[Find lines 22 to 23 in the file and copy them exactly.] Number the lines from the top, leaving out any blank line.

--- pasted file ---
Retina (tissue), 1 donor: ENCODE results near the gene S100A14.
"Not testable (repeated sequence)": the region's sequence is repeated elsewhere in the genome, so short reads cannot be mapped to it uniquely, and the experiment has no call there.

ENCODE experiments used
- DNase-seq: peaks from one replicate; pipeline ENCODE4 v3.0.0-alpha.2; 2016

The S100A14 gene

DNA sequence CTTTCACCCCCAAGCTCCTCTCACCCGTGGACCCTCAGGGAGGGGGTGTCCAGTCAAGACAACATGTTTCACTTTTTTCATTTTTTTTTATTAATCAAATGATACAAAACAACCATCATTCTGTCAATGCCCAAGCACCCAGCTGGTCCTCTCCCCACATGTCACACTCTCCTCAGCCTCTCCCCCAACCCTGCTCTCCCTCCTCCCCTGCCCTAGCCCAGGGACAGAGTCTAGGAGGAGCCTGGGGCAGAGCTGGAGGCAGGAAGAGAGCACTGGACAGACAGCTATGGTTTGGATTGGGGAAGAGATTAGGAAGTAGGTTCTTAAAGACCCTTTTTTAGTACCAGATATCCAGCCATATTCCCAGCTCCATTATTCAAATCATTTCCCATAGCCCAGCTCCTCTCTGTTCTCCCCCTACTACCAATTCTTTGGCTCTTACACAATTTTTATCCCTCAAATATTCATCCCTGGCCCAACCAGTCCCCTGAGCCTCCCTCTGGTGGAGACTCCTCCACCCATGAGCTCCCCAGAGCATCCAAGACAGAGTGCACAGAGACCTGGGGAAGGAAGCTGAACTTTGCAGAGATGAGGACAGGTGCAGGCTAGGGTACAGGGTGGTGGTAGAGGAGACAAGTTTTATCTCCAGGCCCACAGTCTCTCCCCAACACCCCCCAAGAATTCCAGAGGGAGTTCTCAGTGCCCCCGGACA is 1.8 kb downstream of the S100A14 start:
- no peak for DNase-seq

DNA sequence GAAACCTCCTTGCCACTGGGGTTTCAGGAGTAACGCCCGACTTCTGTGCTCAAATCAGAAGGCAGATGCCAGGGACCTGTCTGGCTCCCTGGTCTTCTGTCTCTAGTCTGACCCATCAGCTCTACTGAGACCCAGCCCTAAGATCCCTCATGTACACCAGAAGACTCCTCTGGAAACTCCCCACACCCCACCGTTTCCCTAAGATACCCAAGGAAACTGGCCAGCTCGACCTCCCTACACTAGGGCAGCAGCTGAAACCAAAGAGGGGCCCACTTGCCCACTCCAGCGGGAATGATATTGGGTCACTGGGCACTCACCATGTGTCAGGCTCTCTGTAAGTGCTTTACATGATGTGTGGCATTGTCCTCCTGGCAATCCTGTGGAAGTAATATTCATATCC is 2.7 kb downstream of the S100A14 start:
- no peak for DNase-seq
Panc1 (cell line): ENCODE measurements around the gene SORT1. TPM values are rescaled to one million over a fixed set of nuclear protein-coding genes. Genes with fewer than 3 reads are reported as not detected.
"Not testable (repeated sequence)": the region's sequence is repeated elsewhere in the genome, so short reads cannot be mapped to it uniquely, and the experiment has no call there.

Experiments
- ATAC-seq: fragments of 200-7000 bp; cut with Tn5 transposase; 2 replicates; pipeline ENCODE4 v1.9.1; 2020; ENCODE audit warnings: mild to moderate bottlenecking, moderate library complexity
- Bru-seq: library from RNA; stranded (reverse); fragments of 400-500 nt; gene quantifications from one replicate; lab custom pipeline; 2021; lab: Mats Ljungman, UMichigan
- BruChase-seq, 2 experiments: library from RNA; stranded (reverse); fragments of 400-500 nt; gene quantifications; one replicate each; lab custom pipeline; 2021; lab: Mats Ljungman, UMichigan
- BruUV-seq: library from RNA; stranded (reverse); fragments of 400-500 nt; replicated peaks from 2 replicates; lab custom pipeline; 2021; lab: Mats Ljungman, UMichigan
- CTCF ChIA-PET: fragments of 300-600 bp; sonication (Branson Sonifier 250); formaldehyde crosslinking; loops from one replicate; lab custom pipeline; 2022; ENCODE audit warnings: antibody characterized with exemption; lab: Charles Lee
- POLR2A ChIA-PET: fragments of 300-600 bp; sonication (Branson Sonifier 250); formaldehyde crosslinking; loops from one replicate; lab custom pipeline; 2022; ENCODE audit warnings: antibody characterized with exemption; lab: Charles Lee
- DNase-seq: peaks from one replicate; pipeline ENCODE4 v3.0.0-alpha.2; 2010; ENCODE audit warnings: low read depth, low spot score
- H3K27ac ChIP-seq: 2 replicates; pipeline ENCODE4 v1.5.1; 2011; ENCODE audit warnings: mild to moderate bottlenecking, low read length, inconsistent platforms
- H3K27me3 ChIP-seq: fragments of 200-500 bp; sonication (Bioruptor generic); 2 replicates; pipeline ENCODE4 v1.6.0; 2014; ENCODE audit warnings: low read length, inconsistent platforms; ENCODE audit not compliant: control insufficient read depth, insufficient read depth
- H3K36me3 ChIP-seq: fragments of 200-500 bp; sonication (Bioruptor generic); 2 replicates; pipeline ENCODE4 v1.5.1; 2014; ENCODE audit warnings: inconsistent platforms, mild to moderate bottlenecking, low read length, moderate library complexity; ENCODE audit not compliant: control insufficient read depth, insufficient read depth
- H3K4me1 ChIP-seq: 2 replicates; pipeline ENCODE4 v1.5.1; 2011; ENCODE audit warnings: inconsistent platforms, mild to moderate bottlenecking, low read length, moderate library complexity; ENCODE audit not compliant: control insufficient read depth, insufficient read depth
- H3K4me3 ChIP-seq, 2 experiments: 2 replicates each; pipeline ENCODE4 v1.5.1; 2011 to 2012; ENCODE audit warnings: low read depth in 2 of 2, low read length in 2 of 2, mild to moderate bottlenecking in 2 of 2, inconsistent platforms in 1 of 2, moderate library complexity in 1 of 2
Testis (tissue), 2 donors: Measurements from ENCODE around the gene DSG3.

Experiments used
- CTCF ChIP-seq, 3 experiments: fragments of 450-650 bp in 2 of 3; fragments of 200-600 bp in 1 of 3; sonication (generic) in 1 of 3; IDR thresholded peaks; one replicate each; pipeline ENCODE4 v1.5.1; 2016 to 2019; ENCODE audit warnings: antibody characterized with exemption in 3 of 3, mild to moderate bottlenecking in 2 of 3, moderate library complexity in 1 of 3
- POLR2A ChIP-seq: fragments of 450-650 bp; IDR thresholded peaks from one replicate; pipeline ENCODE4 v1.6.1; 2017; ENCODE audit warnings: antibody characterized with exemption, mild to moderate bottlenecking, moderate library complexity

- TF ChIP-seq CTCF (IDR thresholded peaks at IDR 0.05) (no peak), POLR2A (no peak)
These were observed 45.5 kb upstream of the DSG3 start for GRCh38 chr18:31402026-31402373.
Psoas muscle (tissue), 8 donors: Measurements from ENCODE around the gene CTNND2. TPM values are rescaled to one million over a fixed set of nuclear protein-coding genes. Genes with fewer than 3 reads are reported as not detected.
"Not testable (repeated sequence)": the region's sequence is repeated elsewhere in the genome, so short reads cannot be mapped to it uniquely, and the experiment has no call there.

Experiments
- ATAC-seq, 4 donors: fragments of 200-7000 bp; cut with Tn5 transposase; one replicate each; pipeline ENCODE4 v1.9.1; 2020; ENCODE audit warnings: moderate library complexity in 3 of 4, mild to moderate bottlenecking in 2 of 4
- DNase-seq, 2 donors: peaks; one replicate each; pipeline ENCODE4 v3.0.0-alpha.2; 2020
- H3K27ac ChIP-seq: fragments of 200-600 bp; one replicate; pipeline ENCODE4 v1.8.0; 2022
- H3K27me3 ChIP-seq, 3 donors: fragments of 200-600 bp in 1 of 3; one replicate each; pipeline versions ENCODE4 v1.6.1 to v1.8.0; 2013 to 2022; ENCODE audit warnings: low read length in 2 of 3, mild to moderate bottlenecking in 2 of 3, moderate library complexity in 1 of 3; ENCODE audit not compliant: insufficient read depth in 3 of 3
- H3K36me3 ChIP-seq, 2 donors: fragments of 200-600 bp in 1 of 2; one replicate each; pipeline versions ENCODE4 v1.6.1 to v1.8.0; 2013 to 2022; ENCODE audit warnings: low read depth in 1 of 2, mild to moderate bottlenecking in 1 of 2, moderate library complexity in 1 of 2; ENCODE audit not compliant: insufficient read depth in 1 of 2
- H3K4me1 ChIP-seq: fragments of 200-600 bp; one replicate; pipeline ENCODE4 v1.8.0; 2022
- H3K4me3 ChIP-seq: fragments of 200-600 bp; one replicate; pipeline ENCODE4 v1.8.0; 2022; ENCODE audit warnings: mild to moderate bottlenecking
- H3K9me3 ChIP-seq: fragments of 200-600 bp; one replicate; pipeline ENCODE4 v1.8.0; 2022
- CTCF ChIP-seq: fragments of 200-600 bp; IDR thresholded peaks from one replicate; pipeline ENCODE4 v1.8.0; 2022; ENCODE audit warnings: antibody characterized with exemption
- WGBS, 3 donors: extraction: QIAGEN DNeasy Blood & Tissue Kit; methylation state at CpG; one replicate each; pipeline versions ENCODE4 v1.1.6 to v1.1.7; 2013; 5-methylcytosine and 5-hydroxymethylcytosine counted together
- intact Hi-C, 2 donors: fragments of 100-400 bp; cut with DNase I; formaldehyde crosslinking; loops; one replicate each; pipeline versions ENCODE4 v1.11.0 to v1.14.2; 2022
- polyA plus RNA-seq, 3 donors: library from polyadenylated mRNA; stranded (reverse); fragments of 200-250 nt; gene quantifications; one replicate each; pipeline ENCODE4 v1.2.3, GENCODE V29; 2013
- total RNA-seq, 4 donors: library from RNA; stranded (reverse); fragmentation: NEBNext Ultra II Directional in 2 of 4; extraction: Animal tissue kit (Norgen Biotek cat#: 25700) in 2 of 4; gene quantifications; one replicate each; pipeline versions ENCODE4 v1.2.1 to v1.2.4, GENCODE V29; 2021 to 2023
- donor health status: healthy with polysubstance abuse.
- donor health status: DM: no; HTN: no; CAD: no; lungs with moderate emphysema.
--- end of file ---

- H3K36me3 ChIP-seq: fragments of 200-500 bp; sonication (Bioruptor generic); 2 replicates; pipeline ENCODE4 v1.5.1; 2014; ENCODE audit warnings: inconsistent platforms, mild to moderate bottlenecking, low read length, moderate library complexity; ENCODE audit not compliant: control insufficient read depth, insufficient read depth
- H3K4me1 ChIP-seq: 2 replicates; pipeline ENCODE4 v1.5.1; 2011; ENCODE audit warnings: inconsistent platforms, mild to moderate bottlenecking, low read length, moderate library complexity; ENCODE audit not compliant: control insufficient read depth, insufficient read depth